IMMEDIATE ACTION REQUIRED!Hello, I am an active voter, and I vote on gun rights. I am calling to insist that the Senate pass HB 746 this session, or I will be sitting home in November. Thank you.CONTACT INFONC Senate Republicans copy/paste email *list(s):
John.Alexander@ncleg.net; Deanna.Ballard@ncleg.net; Chad.Barefoot@ncleg.net; Dan.Barrett@ncleg.net; Tamara.Barringer@ncleg.net; Phil.Berger@ncleg.net; Dan.Bishop@ncleg.net; Danny.Britt@ncleg.net; Harry.Brown@ncleg.net; Bill.Cook@ncleg.net; David.Curtis@ncleg.net;
Warren.Daniel@ncleg.net; Jim.Davis@ncleg.net; Cathy.Dunn@ncleg.net; Chuck.Edwards@ncleg.net; Rick.Gunn@ncleg.net; Kathy.Harrington@ncleg.net; Ralph.Hise@ncleg.net; Rick.Horner@ncleg.net; Brent.Jackson@ncleg.net; Joyce.Krawiec@ncleg.net; Michael.Lee@ncleg.net; Tom.McInnis@ncleg.net;
Wesley.Meredith@ncleg.net; Paul.Newton@ncleg.net; Louis.Pate@ncleg.net; Ron.Rabin@ncleg.net; Bill.Rabon@ncleg.net; Shirley.Randleman@ncleg.net; Norman.Sanderson@ncleg.net; Jeff.Tarte@ncleg.net; Jerry.Tillman@ncleg.net; Tommy.Tucker@ncleg.net; Trudy.Wade@ncleg.net; Andy.Wells@ncleg.net*Spam filters or email program limitations may cause the need to send more than one email, to cover the entire list of recipients. If required in your case, the list above is split into three pieces, for your convenience.
DELIVER THIS MESSAGESuggested Subject: "Pass HB 746 Now or Lose My Vote"Dear Senator:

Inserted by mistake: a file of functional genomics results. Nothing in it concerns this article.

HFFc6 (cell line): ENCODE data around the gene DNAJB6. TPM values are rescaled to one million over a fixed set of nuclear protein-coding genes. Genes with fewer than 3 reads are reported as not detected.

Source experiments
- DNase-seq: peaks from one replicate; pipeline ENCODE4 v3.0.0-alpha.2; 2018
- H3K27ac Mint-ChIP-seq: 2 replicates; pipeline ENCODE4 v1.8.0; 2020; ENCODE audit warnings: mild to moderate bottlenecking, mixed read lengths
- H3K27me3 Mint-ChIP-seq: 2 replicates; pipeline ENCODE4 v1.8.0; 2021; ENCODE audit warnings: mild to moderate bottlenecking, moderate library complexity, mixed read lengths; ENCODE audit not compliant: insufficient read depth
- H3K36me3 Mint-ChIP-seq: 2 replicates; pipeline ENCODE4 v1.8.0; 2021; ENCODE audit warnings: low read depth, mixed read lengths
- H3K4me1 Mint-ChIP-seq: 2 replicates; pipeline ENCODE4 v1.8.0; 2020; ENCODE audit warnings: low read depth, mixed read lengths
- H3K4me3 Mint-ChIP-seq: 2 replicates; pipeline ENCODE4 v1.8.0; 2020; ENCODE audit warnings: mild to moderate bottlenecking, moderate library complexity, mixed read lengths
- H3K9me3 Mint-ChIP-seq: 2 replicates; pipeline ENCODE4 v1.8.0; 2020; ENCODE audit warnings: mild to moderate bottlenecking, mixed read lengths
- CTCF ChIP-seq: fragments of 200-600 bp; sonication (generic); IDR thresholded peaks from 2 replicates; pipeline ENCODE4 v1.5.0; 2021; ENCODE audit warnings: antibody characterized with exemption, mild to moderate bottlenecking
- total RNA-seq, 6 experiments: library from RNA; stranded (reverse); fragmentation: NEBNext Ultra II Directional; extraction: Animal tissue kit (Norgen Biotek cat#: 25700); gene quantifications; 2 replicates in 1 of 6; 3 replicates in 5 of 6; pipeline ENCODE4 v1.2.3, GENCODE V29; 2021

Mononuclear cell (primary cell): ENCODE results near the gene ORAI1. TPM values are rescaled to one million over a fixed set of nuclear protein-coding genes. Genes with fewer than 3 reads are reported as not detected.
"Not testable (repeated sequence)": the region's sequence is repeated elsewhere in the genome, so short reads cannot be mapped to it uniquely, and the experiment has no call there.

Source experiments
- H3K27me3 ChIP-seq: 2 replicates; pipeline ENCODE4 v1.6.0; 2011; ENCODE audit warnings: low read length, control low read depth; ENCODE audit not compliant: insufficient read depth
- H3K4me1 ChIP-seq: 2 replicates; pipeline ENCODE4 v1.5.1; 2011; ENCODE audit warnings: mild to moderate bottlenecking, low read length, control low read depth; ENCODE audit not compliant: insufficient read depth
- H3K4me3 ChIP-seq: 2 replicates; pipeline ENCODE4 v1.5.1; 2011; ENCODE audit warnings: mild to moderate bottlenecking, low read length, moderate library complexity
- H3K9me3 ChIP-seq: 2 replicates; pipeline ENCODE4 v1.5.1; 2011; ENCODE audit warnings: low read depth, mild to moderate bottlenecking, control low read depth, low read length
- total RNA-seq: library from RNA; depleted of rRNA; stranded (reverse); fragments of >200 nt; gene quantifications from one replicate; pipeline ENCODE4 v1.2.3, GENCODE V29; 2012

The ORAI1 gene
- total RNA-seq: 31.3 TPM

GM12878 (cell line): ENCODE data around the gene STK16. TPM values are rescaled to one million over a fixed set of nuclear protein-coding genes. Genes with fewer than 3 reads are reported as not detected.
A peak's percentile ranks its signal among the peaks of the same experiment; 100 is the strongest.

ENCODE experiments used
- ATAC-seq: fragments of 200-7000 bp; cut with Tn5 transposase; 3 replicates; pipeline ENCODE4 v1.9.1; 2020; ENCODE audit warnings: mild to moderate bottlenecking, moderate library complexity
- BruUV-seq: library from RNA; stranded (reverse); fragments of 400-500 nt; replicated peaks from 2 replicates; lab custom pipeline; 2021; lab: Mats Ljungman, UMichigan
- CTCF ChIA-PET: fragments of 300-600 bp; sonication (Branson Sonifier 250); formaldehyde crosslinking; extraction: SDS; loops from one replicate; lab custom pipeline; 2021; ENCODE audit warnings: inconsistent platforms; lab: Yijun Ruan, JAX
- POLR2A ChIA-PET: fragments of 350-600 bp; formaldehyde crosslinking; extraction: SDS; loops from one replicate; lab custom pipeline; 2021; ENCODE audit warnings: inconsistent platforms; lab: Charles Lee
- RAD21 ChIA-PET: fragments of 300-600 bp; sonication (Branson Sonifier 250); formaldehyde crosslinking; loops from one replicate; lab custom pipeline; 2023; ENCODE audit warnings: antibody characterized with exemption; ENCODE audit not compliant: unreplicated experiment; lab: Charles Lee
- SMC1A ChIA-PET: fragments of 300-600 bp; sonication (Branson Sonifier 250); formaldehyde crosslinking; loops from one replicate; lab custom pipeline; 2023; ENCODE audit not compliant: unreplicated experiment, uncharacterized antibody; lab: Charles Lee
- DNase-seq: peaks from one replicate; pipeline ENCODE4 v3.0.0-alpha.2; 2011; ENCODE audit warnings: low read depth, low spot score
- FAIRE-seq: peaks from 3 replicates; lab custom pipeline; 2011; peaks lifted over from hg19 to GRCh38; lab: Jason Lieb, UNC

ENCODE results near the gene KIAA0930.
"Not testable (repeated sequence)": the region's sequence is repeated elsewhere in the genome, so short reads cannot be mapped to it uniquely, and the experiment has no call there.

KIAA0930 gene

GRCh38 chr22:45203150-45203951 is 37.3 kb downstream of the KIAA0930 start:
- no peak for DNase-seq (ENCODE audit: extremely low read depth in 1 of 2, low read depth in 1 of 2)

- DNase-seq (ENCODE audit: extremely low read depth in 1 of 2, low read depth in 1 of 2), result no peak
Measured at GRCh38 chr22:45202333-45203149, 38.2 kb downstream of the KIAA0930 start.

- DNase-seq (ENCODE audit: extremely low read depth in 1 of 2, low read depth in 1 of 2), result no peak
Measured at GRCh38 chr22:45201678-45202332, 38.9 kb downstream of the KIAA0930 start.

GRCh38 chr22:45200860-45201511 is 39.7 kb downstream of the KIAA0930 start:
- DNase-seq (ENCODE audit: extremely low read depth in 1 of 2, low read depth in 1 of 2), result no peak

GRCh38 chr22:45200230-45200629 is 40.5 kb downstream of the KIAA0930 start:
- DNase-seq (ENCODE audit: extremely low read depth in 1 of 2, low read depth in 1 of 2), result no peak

I am furious after learning that Senate Republicans, by all accounts, intend to allow another year to slip away while taking precisely zero action on pro-gun bill HB 746. It seems as though Republicans have forgotten who “brung ‘em” to the dance, and this is not an acceptable memory lapse.
While you are out on the 2018 campaign trail, be aware that all pro-Second Amendment rhetoric will ring hollow in the wake of the Senate’s inaction, particularly if that trend continues during the 2018 session. There are no carefully parsed words, no glossy campaign mailers, no slick radio ads that will outweigh action in the Senate where real action is entirely possible. Inaction on the other hand speaks volumes.
Pass HB 746 this session. If you don’t, you will lose my vote. And if you have any doubts about the significance of the gun vote, consider Congressman Pittenger’s narrow 2018 Primary loss, after GRNC recommended his opponent due to Mr. Pittenger’s recent anti-gun votes in the U.S. House.
The gun vote makes a difference, and gun owners pay attention to GRNC’s recommendations. Pass HB 746, or face a loss in November. I will be closely monitoring your actions on this issue through alerts from Grass Roots North Carolina.
Found this reposted in a gun group. Often some people get frustrated at their guns and gear. However rather than isolating and addressing the issue they like to lash out and blame the gun or gear. Here is a great example of someone eating humble pie over an M&P45. A disgruntled person attended a S&W […]
Brazil has moved to procure 4,000 new 5.56x45mm IMBEL IA2 Carbines. The state owned Indústria de Material Bélico do Brasil or IMBEL, has been awarded a contract worth over $7 million. Jane’s report that the Brazilian Army’s Logistics Command has confirmed the purchase of the new rifles as part of a contract worth R$25.64 million or […]